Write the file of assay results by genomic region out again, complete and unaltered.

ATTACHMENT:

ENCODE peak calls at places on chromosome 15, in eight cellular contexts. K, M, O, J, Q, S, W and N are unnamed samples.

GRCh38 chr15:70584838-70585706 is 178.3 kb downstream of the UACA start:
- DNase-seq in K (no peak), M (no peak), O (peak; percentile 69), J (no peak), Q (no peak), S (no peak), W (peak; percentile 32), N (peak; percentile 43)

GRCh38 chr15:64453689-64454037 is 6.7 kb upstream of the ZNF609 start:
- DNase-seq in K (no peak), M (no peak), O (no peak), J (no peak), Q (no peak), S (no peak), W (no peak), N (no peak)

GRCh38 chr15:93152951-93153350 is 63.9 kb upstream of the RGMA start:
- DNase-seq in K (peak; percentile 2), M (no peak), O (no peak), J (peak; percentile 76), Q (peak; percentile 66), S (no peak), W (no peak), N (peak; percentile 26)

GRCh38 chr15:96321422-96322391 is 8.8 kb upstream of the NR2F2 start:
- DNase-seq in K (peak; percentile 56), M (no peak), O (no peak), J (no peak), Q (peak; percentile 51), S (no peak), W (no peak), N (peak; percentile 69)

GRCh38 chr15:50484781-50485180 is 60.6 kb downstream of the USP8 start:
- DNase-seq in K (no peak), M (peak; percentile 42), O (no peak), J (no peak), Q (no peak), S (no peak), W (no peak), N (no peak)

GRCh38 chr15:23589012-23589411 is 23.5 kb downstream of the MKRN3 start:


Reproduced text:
ENCODE peak calls at places on chromosome 15, in eight cellular contexts. K, M, O, J, Q, S, W and N are unnamed samples.

GRCh38 chr15:70584838-70585706 is 178.3 kb downstream of the UACA start:
- DNase-seq in K (no peak), M (no peak), O (peak; percentile 69), J (no peak), Q (no peak), S (no peak), W (peak; percentile 32), N (peak; percentile 43)

GRCh38 chr15:64453689-64454037 is 6.7 kb upstream of the ZNF609 start:
- DNase-seq in K (no peak), M (no peak), O (no peak), J (no peak), Q (no peak), S (no peak), W (no peak), N (no peak)

GRCh38 chr15:93152951-93153350 is 63.9 kb upstream of the RGMA start:
- DNase-seq in K (peak; percentile 2), M (no peak), O (no peak), J (peak; percentile 76), Q (peak; percentile 66), S (no peak), W (no peak), N (peak; percentile 26)

GRCh38 chr15:96321422-96322391 is 8.8 kb upstream of the NR2F2 start:
- DNase-seq in K (peak; percentile 56), M (no peak), O (no peak), J (no peak), Q (peak; percentile 51), S (no peak), W (no peak), N (peak; percentile 69)

GRCh38 chr15:50484781-50485180 is 60.6 kb downstream of the USP8 start:
- DNase-seq in K (no peak), M (peak; percentile 42), O (no peak), J (no peak), Q (no peak), S (no peak), W (no peak), N (no peak)

GRCh38 chr15:23589012-23589411 is 23.5 kb downstream of the MKRN3 start: